Elliot's next-door neighbor is a sweet young woman named Shayla (the phenomenally talented Frankie Shaw). She sells him drugs and solicits his protection against her abusive dealer boyfriend. When its cliffhanger serial about corporate destruction is not unfolding, Mr. Robot concerns Eliot's technological advantage in creating revenge for his friends in the real world. It would be white knighting if Malek's glue-faced Elliot were not an Egyptian-American.

Elliot's major adversary is an executive at E Corp named Tyrell Wellick (Martin Wallström). Mr. Wellick is a Patrick Bateman-esque sociopath, and his morally bereft character is so fun to watch that he is on the verge of becoming Mr. Robot's secret protagonist. Encouraged by his sadistic wife, Wellick has gay sex to commandeer a rival's phone for information, and seduces the wife of his superior by telling her how boring her husband is. Elliot is the only character in this reduced world over whom he has no power.

Wellick is major part of what makes Mr. Robot like nothing else on television. It is so tiring to watch shows where every scene is the exact same length. The peripatetic switching back and forth between characters at an identical pace never allows the viewer the satisfaction of not knowing where she will go next. Mad Men and The Sopranos succeeded partially based on their avoidance of this patterned structure, and Mr. Robot features long, ambitious set pieces that measurably heighten the drama and suspense.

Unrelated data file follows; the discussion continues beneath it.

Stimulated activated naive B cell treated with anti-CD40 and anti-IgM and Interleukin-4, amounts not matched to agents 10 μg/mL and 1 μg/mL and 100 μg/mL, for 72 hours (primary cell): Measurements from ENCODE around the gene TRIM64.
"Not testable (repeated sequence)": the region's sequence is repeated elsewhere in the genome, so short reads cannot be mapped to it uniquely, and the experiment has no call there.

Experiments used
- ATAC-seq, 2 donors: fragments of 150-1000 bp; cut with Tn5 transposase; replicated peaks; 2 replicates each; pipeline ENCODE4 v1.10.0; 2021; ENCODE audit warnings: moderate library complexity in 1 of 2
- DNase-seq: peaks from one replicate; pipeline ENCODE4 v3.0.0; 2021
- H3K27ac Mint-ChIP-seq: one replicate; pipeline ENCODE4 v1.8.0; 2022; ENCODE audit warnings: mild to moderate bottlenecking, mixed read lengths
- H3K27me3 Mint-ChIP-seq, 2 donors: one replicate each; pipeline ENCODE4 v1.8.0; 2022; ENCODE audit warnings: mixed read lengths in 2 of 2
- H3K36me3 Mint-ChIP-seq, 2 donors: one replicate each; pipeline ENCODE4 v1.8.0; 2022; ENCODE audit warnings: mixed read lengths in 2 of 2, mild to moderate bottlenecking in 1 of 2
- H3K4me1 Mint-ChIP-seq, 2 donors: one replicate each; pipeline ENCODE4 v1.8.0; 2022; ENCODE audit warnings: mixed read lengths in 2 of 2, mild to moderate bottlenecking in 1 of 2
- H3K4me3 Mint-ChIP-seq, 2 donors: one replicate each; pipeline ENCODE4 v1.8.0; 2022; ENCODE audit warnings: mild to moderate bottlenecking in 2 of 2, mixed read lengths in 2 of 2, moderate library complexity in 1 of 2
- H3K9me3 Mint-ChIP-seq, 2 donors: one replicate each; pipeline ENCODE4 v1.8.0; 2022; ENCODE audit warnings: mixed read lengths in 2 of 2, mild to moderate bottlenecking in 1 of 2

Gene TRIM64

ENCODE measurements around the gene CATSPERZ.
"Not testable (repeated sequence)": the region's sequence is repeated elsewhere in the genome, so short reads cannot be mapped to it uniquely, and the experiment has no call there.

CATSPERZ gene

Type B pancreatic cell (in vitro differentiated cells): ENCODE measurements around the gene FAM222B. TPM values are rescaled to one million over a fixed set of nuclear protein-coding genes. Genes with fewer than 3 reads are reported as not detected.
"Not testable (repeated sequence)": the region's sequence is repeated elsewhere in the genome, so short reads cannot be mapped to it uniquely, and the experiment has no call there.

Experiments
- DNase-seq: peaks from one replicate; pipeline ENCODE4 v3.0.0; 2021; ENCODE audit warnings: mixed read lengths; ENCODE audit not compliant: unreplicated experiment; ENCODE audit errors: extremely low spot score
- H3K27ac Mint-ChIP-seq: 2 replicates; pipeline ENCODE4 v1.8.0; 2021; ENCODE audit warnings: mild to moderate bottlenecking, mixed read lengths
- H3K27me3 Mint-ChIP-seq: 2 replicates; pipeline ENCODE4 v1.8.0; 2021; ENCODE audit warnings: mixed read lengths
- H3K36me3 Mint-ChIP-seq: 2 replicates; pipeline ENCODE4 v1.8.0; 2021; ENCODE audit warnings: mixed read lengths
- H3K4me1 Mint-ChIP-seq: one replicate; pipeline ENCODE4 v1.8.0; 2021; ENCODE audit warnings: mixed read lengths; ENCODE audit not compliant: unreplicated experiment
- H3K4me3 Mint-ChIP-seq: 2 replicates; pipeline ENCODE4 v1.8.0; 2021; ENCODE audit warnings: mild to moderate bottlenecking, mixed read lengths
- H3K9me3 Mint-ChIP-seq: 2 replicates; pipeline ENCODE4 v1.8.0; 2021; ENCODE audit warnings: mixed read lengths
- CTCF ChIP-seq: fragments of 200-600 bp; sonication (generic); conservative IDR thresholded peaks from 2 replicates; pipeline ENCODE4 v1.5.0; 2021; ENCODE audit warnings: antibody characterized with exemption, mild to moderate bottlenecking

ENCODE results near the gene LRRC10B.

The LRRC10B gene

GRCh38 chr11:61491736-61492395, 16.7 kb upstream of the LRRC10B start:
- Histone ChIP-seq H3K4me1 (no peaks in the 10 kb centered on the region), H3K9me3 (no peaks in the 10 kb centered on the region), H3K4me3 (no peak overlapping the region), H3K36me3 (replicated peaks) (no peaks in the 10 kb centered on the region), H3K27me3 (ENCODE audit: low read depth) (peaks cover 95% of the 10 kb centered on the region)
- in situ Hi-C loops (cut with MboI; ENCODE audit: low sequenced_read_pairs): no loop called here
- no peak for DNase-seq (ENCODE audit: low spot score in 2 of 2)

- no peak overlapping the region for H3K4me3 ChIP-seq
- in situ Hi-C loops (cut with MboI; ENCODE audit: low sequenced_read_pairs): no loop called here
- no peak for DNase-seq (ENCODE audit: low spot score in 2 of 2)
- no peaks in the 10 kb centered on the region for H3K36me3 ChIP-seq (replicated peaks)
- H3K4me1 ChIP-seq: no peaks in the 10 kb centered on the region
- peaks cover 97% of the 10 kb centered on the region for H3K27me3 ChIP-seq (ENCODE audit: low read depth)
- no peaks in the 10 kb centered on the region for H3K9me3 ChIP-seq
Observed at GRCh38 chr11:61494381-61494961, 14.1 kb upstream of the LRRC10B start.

Esmail's signature visual style also represents a refreshing shift. Instead of putting human faces in the direct center of the screen so that they can still be viewed comfortably on standard-definition televisions, he uses the entire widescreen canvas on offer, often displaying the action from low or high angles. This strategy always places the individual characters of Mr. Robot in contrast with their disparate environments, giving Mr. Robot an authentic feel it desperately needs among its silliness.

Michael Mann released his own hacking movie Blackhat earlier this year, and it was a tremendous failure for the same reasons that Mr. Robot emerges as a triumph. It had no fun with the absurdity of the world it inhabited — it made cybersecurity seem like any other field rife with criminals and greedy thieves. That isn't what is entertaining or true about the subject at all. The compelling part of internet wars is that they attract people for reasons other than money, showing how little finance means to us. People are motivated by so many more interesting things.

Alex Carnevale is the editor of This Recording.

"Drunched In Crumbs" - Albert Hammond Jr. (mp3)

"Power Hungry" - Albert Hammond Jr. (mp3)



In Which We Would Like To Explain To The Citizens Of West Germany



Deutschland 83
creators Anna Winger & Joerg Winger